Iraq National Library Looted, Destroyed

Iraq National Library Looted, Destroyed

The National Library of Iraq and its irreplaceable holdings were destroyed in the rampant looting and arson that followed the arrival of American troops in Baghdad. The National Museum was also heavily damaged and much of its contents stolen.

The New York Times reported April 14 that “virtually nothing was left of the library and its tens of thousands of old manuscripts and books, and of archives like Iraqi newspapers tracing the countrys turbulent history from the era of Ottoman rule through Mr. Hussein. Reading rooms and the stacks where the collections were stored were reduced to smoking vistas of blackened rubble.”

The library “contained a lot of early Arabic printed books, which are very scarce and very fragile,” Geoffrey Roper, head of the Islamic Bibliography Unit at Cambridge University in the U.K., said in the April 16 London Independent. “Weve also lost material from the library of the Ministry of Religious Endowments, which contained rare early legal and literary materials, priceless Korans, calligraphy and illumination—the kind of thing that appeared in international exhibitions in the past,” he said.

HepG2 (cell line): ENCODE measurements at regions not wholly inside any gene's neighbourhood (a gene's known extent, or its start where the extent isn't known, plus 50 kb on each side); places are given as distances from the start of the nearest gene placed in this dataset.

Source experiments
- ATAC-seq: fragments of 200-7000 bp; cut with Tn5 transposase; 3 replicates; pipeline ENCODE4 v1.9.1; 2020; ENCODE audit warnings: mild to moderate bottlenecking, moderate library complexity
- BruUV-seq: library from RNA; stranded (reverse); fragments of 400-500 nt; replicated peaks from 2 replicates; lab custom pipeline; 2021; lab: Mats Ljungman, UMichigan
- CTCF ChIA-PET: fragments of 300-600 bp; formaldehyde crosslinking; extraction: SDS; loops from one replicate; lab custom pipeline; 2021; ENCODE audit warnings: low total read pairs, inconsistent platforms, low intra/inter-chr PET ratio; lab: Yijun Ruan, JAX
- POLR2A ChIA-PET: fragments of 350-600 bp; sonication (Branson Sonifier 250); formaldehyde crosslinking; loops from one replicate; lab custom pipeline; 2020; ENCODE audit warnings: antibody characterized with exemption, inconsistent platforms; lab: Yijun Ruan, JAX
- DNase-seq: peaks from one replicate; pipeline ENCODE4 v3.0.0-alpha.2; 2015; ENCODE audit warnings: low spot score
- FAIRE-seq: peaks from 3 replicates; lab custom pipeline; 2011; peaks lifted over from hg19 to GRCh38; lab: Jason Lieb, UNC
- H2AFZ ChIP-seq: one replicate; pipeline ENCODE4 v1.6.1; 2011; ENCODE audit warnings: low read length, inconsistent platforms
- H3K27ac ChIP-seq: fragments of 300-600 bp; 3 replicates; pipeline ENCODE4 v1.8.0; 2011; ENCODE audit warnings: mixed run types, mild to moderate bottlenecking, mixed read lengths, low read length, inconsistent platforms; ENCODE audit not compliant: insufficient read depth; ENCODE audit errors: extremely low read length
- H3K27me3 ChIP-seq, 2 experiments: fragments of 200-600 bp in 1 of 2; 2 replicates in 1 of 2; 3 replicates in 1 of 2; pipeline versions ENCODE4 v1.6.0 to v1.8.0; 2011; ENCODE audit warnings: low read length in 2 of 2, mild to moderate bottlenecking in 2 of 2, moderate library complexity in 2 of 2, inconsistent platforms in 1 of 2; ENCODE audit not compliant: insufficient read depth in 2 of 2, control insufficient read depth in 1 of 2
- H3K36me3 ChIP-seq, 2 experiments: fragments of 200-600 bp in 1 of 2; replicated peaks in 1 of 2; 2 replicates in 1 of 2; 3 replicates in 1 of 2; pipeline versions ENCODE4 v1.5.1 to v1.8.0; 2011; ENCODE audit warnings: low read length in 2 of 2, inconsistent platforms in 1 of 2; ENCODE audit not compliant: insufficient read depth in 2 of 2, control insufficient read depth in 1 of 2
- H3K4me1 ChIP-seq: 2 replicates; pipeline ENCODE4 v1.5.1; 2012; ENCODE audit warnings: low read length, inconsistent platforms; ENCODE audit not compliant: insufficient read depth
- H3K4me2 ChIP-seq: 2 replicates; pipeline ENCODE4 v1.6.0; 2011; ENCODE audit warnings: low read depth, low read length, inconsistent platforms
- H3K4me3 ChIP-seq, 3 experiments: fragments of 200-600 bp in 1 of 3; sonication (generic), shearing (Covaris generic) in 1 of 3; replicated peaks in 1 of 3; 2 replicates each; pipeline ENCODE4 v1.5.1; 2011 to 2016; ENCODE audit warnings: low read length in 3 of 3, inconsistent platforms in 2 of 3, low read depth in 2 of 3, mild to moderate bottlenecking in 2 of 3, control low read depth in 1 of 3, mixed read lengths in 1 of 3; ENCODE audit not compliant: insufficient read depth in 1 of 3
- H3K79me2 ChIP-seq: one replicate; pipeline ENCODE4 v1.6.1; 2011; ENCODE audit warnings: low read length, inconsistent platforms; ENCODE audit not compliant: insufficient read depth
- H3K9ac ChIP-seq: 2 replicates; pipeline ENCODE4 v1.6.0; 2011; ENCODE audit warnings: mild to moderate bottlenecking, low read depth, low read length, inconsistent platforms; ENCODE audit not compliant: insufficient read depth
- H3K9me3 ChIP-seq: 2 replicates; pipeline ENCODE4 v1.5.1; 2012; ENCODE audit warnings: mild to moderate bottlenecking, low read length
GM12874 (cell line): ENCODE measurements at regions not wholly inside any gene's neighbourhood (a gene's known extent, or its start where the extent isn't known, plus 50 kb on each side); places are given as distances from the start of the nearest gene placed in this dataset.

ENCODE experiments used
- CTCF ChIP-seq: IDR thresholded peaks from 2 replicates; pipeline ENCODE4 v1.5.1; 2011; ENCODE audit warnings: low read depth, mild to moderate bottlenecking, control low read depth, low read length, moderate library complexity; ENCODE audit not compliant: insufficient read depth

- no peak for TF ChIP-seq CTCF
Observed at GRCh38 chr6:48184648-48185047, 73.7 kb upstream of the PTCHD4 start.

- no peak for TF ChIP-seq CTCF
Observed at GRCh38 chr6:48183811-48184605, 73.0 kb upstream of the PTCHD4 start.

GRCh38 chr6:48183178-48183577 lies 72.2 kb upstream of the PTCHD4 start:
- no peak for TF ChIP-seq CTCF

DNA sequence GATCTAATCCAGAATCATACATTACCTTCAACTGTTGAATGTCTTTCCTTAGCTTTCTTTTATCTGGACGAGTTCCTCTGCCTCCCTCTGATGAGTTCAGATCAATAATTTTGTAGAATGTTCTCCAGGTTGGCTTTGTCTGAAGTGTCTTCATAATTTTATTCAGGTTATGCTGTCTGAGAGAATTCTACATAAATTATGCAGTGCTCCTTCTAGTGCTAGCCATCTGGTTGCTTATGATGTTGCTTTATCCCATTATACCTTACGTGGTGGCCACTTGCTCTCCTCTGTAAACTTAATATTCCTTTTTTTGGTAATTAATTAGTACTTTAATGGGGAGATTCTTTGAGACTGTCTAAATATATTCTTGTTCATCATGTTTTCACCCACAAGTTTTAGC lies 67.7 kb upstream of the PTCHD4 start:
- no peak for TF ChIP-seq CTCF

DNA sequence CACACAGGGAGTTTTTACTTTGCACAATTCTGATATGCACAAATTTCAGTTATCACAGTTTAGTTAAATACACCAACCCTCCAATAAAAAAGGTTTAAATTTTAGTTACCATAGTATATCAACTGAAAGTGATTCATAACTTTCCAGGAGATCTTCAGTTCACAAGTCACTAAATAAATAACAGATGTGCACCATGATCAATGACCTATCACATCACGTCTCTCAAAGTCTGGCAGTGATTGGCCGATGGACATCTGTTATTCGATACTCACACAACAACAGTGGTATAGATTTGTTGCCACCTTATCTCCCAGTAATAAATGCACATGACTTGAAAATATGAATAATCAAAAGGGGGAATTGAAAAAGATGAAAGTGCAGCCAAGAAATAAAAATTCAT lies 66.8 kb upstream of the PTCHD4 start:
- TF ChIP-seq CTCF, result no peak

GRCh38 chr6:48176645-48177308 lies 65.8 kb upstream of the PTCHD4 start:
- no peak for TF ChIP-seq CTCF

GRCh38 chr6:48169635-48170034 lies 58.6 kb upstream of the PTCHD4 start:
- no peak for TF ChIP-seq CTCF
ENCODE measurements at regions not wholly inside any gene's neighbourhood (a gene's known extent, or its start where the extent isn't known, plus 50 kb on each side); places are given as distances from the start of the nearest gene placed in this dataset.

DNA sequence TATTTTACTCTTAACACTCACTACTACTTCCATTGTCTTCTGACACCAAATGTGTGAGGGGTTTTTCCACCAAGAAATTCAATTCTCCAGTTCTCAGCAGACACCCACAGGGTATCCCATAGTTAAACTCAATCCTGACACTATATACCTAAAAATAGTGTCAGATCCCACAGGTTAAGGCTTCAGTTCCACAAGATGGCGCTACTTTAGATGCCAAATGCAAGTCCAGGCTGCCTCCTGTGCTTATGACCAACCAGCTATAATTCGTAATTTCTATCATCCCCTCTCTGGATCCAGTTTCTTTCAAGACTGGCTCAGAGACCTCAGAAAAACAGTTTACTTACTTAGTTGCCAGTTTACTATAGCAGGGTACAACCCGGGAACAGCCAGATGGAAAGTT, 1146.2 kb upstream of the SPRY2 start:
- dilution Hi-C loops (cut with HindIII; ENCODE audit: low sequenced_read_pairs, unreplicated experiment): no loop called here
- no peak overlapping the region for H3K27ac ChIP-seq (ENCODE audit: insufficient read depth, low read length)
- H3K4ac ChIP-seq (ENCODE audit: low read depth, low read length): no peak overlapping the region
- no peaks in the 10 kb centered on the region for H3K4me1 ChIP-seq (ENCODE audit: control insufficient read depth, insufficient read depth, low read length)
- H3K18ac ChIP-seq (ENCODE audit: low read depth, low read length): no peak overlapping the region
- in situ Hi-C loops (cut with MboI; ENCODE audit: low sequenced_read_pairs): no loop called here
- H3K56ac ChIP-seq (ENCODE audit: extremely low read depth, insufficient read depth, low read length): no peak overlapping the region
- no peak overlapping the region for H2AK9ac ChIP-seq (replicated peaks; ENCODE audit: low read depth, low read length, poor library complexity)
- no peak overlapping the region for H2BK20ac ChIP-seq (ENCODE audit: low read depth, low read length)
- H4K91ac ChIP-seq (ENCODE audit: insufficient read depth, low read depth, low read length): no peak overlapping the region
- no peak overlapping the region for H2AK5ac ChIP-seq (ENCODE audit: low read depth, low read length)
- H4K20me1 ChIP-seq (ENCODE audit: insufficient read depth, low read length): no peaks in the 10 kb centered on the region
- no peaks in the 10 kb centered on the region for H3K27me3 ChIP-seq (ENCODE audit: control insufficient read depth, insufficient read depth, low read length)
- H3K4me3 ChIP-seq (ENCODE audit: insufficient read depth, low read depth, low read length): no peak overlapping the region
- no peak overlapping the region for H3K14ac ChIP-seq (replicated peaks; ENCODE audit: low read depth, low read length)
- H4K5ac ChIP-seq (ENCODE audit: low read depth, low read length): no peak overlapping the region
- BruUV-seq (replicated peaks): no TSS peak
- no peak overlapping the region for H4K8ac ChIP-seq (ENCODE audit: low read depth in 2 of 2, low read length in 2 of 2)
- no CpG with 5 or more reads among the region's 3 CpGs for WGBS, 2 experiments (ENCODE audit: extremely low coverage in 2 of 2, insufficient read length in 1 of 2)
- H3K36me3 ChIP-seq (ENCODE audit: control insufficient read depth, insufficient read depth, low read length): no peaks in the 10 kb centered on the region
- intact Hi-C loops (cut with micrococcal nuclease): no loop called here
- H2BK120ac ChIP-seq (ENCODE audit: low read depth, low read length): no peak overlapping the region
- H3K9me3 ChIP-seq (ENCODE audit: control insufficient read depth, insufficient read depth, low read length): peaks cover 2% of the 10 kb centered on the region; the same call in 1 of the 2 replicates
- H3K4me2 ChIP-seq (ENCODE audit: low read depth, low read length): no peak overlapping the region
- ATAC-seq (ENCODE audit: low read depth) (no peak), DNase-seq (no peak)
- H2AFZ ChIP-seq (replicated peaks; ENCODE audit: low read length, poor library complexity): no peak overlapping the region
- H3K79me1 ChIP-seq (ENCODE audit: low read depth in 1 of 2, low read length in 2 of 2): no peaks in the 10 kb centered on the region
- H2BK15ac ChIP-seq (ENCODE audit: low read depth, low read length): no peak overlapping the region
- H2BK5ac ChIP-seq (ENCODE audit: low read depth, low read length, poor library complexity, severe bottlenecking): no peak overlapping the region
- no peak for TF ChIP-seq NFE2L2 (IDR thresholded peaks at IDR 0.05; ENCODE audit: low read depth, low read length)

Eyewitness Robert Fisk described the scene in the April 15 Independent: “First came the looters, then came the arsonists. It was the final chapter in the sack of Baghdad. The National Library and Archives, a priceless treasure of Ottoman historical documents including the old royal archives of Iraq were turned to ashes in 3,000 degrees of heat . . . and the Americans did nothing.”

The Associated Press reported April 12 that the library of Mosul University, with its rare manuscripts, was also sacked “despite appeals blared from mosque minarets to stop destroying the city,” according to the Arab television network Al-Jazeera. Mosul fell into U.S. and Kurdish hands April 11.

“The burning of the library and the National Museum has ignited passions against American troops for their failure to intervene,” the Times said, and numerous cultural organizations, including the American Library Association, have issued statements deploring the losses.

Posted April 21, 2003.